President Donald Trump nudged the Ford Motor Co. and Apple Inc. to move their manufacturing to the United States to avoid the tariffs that Washington is imposing on Beijing as part of a protracted trade dispute.
Trump conveyed the message in a pair of Twitter messages on Sept. 8 and Sept. 9, suggesting that the companies won’t pay tariffs on their products if they move their production plants back home.
“Ford has abruptly killed a plan to sell a Chinese-made small vehicle in the U.S. because of the prospect of higher U.S. Tariffs,” Trump wrote in a message on Sept. 9, citing CNBC. “This is just the beginning. This car can now be BUILT IN THE U.S.A. and Ford will pay no tariffs!”
“Apple prices may increase because of the massive Tariffs we may be imposing on China – but there is an easy solution where there would be ZERO tax, and indeed a tax incentive,” Trump wrote the day before, on Sept. 8. “Make your products in the United States instead of China. Start building new plants now. Exciting!”
Apple told U.S. trade representatives that a “wide range” of its products would be affected by the Trump administration’s proposed tariffs on $200 billion worth of Chinese-made goods. Cell phones, the biggest U.S. import from China, have so far been spared but would be hit if Trump activates the new $267 billion tariff list.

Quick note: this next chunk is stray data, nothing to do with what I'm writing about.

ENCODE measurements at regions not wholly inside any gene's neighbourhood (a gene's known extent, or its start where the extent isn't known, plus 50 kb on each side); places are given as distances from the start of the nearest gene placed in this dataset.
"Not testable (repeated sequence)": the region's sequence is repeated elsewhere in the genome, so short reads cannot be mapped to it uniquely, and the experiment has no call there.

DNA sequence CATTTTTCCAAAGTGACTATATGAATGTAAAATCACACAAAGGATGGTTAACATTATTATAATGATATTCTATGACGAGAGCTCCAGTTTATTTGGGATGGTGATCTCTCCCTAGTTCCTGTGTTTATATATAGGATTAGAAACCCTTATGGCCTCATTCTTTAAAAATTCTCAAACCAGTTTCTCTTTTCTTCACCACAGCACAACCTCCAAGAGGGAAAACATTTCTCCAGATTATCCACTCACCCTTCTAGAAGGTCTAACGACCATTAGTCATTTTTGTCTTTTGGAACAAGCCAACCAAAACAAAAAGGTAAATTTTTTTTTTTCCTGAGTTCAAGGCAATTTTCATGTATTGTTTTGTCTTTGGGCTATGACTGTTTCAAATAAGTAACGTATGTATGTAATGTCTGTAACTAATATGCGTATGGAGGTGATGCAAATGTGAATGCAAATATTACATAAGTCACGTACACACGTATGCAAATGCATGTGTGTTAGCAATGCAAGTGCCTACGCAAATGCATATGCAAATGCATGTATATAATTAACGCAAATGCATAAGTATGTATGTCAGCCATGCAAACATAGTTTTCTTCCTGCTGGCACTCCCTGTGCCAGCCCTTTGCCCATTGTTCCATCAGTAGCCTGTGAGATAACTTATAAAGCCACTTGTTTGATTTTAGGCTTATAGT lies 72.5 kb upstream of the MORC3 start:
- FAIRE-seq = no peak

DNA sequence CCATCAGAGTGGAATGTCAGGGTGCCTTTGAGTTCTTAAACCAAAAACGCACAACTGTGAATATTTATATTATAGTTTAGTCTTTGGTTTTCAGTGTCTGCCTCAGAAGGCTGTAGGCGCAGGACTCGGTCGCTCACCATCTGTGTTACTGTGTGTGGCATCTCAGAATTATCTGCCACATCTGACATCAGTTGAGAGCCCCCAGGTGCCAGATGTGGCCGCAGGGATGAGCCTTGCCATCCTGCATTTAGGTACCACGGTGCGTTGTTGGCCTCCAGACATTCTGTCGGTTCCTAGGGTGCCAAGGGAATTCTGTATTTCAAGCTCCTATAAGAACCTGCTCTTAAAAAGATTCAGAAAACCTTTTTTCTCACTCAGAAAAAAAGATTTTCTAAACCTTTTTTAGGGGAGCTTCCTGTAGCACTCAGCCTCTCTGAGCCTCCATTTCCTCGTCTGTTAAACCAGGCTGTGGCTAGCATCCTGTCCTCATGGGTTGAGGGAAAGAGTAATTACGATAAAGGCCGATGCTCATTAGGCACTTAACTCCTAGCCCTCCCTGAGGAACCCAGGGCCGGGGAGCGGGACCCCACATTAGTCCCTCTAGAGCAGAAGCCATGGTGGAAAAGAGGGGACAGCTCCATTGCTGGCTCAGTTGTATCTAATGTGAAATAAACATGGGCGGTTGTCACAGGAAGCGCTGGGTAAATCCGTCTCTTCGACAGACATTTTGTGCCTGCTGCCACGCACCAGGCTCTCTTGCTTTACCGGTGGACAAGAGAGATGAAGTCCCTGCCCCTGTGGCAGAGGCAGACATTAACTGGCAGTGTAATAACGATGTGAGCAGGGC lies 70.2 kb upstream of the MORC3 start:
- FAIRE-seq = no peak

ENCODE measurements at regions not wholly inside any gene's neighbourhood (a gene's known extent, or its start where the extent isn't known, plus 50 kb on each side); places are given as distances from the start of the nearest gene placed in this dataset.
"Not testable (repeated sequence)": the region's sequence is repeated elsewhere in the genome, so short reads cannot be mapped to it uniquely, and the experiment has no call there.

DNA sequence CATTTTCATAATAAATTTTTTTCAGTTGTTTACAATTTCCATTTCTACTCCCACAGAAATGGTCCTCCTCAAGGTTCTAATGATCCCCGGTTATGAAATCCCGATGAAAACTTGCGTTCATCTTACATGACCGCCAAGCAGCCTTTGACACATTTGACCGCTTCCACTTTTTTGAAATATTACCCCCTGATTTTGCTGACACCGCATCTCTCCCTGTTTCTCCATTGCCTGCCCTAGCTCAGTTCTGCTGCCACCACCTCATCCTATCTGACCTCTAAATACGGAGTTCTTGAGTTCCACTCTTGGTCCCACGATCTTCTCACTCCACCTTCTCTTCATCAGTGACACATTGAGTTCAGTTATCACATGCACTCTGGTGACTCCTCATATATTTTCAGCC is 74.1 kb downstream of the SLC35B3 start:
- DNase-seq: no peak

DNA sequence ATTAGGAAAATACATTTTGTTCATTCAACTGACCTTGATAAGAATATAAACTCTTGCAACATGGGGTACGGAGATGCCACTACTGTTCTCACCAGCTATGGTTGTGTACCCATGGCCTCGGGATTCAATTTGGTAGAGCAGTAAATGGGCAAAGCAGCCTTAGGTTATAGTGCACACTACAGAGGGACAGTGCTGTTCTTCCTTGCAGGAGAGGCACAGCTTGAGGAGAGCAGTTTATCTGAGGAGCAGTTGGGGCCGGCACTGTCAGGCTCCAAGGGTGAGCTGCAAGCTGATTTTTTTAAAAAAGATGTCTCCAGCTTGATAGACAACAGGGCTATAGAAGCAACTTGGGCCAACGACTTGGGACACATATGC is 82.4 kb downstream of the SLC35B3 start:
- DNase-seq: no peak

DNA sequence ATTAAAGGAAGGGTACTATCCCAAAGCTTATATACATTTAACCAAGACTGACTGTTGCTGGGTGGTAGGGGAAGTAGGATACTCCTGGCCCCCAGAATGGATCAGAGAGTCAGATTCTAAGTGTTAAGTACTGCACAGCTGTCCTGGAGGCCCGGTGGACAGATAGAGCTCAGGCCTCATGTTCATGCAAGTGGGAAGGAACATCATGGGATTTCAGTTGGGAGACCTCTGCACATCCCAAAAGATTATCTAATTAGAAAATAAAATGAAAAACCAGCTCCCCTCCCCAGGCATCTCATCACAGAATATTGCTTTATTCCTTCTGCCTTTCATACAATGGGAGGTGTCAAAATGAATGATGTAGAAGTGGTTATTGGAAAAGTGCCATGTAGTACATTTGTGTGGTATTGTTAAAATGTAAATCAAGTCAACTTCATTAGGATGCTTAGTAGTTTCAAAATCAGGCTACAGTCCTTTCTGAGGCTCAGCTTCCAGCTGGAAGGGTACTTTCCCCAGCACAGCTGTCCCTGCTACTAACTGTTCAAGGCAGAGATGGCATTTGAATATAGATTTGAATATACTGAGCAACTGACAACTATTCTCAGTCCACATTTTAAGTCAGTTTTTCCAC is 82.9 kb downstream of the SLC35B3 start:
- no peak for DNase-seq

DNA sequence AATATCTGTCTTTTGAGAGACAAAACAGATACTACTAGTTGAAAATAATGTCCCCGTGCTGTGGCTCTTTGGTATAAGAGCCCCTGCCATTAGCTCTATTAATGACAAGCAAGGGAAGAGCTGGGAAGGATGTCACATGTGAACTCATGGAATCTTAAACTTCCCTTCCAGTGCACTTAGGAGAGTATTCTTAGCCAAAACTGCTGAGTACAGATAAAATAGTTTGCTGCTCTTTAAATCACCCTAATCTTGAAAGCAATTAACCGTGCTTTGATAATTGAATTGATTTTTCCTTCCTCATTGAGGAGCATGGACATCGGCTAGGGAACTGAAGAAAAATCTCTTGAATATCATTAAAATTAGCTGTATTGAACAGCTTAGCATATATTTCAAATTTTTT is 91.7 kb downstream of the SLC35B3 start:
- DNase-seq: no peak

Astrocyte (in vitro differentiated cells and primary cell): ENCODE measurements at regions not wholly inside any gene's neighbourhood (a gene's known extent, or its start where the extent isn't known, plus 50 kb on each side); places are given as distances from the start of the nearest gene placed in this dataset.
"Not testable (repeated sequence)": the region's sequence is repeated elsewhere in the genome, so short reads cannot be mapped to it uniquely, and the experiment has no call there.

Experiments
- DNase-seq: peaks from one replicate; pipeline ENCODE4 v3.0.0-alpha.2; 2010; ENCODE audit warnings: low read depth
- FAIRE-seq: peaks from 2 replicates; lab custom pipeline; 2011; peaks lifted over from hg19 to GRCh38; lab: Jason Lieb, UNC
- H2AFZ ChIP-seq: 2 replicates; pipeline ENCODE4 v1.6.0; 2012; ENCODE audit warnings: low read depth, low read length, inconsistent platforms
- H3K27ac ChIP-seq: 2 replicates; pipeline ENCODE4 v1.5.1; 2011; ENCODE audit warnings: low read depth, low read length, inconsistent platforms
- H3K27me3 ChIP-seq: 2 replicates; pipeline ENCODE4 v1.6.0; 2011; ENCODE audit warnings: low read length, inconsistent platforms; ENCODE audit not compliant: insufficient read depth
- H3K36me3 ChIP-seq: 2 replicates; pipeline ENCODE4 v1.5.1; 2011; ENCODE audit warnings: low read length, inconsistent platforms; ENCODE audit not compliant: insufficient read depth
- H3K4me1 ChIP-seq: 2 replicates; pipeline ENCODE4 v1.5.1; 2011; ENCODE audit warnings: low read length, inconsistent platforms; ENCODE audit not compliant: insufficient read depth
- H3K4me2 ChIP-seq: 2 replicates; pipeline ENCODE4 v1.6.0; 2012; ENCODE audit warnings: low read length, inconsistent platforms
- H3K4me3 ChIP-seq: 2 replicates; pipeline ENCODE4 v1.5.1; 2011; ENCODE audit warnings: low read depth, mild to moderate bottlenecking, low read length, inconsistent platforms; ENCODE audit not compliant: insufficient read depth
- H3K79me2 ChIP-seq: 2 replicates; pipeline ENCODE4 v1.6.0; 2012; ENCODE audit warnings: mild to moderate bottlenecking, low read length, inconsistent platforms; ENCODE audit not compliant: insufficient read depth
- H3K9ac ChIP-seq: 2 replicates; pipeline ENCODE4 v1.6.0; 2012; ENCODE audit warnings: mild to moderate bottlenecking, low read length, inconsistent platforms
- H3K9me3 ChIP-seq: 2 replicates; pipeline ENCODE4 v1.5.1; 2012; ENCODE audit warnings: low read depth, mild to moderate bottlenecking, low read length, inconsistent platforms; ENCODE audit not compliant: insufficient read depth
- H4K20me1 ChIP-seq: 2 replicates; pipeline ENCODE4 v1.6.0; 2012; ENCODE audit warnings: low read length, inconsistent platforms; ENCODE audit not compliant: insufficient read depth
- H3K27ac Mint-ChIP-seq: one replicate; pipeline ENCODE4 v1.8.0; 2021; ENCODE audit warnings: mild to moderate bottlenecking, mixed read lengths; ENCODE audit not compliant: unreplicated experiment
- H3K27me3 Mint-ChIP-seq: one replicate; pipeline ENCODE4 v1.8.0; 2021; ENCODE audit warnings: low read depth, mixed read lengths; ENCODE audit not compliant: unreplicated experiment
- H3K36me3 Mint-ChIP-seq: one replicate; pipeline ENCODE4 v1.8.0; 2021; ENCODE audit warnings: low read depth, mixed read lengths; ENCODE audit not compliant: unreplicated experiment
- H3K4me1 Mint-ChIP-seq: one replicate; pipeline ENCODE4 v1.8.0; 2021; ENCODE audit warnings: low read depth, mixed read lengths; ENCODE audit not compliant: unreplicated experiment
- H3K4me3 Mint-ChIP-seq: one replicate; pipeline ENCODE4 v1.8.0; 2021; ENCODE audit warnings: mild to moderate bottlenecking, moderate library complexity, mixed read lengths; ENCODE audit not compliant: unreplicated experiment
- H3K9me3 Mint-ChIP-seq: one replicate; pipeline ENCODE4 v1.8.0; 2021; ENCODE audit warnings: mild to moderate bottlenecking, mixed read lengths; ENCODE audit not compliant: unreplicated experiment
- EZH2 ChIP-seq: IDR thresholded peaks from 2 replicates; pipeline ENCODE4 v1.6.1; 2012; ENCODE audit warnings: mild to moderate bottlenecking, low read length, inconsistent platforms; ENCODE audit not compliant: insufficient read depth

AirPods headphones, some of Apple’s Beats headphones and its new HomePod smart speaker also face levies as part of the proposed tariffs on $200 billion worth of Chinese goods, according to the letter submitted on Sept. 5.
Trump told reporters aboard Air Force One on Sept. 7 that he has tariffs on an additional $267 billion in Chinese goods “ready to go on short notice if I want.” The United States has already imposed 25 percent duties on $50 billion in Chinese goods. China retaliated with a set of its own tariffs.
Ford cited tariffs on Chinese goods when it killed a plan to sell the Chinese-made Focus Active crossover in the United States. The company still plans to sell the car in Europe and China, according to Kumar Galhotra, Ford’s North America chief.
About 95 percent of the vehicles Ford sells in the United States are assembled in the United States, Canada, or Mexico, Galhotra said.
Ford rival General Motors Co. took a different route and asked the Trump administration for an exemption for its Chinese-made Buick Envision sports utility vehicle.
Reuters contributed to this report.